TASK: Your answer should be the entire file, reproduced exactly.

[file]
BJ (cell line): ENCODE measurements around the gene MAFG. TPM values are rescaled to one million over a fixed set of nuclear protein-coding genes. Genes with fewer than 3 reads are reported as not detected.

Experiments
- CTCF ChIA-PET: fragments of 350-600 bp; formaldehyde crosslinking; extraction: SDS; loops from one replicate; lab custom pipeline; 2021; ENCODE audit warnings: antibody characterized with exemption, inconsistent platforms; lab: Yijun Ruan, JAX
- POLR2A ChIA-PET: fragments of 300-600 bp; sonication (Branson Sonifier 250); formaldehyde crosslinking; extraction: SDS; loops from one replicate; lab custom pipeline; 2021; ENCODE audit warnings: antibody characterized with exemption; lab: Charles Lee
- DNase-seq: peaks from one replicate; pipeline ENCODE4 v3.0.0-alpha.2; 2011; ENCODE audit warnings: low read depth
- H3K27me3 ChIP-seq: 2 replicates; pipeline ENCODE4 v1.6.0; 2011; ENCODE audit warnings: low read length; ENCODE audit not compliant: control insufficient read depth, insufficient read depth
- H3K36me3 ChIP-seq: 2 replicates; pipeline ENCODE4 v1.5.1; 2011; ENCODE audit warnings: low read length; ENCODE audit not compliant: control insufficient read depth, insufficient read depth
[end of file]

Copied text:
BJ (cell line): ENCODE measurements around the gene MAFG. TPM values are rescaled to one million over a fixed set of nuclear protein-coding genes. Genes with fewer than 3 reads are reported as not detected.

Experiments
- CTCF ChIA-PET: fragments of 350-600 bp; formaldehyde crosslinking; extraction: SDS; loops from one replicate; lab custom pipeline; 2021; ENCODE audit warnings: antibody characterized with exemption, inconsistent platforms; lab: Yijun Ruan, JAX
- POLR2A ChIA-PET: fragments of 300-600 bp; sonication (Branson Sonifier 250); formaldehyde crosslinking; extraction: SDS; loops from one replicate; lab custom pipeline; 2021; ENCODE audit warnings: antibody characterized with exemption; lab: Charles Lee
- DNase-seq: peaks from one replicate; pipeline ENCODE4 v3.0.0-alpha.2; 2011; ENCODE audit warnings: low read depth
- H3K27me3 ChIP-seq: 2 replicates; pipeline ENCODE4 v1.6.0; 2011; ENCODE audit warnings: low read length; ENCODE audit not compliant: control insufficient read depth, insufficient read depth
- H3K36me3 ChIP-seq: 2 replicates; pipeline ENCODE4 v1.5.1; 2011; ENCODE audit warnings: low read length; ENCODE audit not compliant: control insufficient read depth, insufficient read depth